Randy Freund, New Creation Lutheran Church pastor, awaited the arrival of the hotdishes, and quickly opened the doors to assist others in unloading meals and desserts. Tables lined the foyer area behind him and volunteers in the kitchen prepared for the rush of guests.
As pastors brought in hotdishes, volunteers rearranged oven spaces and baking time and temperature instructions were shared. The kitchen was warm with smiles and piles of food. The pumpkin bars oozed icing. The cream of mushroom soup bubbled as it baked into the tater tot hotdishes.
At New Creation Nov. 20, ministers from seven local churches and Perham Living coordinated the weekly community meal as a sixth cooking and serving team for the first time.
“My hope and prayer would be that … we expand this and each church would take on a Wednesday night and become part of that rotation. And even if they did that once a quarter,” said Linda Nicklason, associate pastor at New Creation Lutheran Church. “But I know that everybody has their own Wednesday night thing.”
Despite any Wednesday night commitments, such as church services or youth group activities, pastors came with a “Let’s do it!” attitude, as Freund said.
The Rev. Jason Erickson and Assistant Pastor Stew Burns of Northwoods Life Church believe serving together shows the unity of the church.
“I think that the churches often seem like they can’t get along together and that gives, ultimately, Jesus a bad rap. So I think it’s good for us, whenever we can, to show that we are unified as a body of Christ,” Burns said.
Erickson also sees the meal as a way to cheer people up by being friendly and offering a smile. Throughout the meal, Valerie Shaw, a Perham United Methodist Church lay speaker, joined community members in conversation. After all, meeting people is the reason Shaw came to meal.
"I felt that it was good for me to get out and to get to know more people, and my joy is to be in with the church and to hear God’s word,” Shaw said.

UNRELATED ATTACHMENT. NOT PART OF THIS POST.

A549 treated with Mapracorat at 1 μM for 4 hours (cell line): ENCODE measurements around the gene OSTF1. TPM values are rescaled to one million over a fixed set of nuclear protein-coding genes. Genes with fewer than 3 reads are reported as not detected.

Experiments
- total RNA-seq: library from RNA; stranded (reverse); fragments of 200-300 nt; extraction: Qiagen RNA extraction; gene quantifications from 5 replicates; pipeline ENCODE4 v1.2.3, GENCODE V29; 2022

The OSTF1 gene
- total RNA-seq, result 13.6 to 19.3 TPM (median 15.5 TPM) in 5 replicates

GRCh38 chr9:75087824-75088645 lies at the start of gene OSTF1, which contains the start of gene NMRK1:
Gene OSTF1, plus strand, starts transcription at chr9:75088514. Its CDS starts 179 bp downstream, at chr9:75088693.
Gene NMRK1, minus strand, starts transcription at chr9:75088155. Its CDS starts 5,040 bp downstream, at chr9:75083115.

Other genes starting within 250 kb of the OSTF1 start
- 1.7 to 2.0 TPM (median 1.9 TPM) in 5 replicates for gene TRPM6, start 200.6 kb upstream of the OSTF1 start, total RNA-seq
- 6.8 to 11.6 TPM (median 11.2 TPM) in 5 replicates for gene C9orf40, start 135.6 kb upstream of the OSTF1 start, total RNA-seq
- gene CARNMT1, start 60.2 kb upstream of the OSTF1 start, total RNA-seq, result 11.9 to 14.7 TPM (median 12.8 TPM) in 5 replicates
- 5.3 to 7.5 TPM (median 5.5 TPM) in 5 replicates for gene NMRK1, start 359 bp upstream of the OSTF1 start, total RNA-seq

The meal that brings people together is not to be forgotten, either. When the weather grows cold the connection between the food and the people is particularly special, Freund said.
“There’s something called comfort food, and it does have a way of bringing people together,” Freund said.
In 2015, the meals began as occasional events and then developed into weekly meals that gave 80 to 140 plates of food out. One of the ways Freund has seen an increase in the number of people is by having Creation Camp weekly. Creation Camp started two years ago as an outreach for kindergarten to fourth grade children to learn about Jesus with stories, games, snacks and worship time.
While the dream of a day care center did not happen, Freund sees Creation Camp and the community meals as a great combination.
Parents and children stay for the meal or choose the take out option, Nicklason said. Meals are given to family members at home or simply “to have a meal for the next day.”
The time provides food and community for the guests and church members who come.
“There is a need, I think there is hunger out there," Nicklason said. "I think it also is providing a home, a church home that even if they’re not here on Sunday they consider this their Wednesday night church home, and so when there is a need, a crisis that they call.”
The people may be different each week, but New Creation administrative assistant Melissa Burns believes people who are receiving a meal need it, such as migrant workers who had nowhere to go when the potatoes froze and their work ended early.
“We serve the community, and I believe we serve people in the community that need to be helped. And it’s really nice that we can accommodate that and wish we could do it more often, but I think the connection and the willingness of the volunteers to cook every week in teams that takes a lot,” she said. “Just to see the kindness of the congregation and to just do it with a willingness not because you have to, I really like that.”
If you go
Community meals are open to everyone every Wednesday from 5 to 6:30 p.m. at New Creation Lutheran Church, 295 Coney St. W. The meals are free with a free will donation accepted.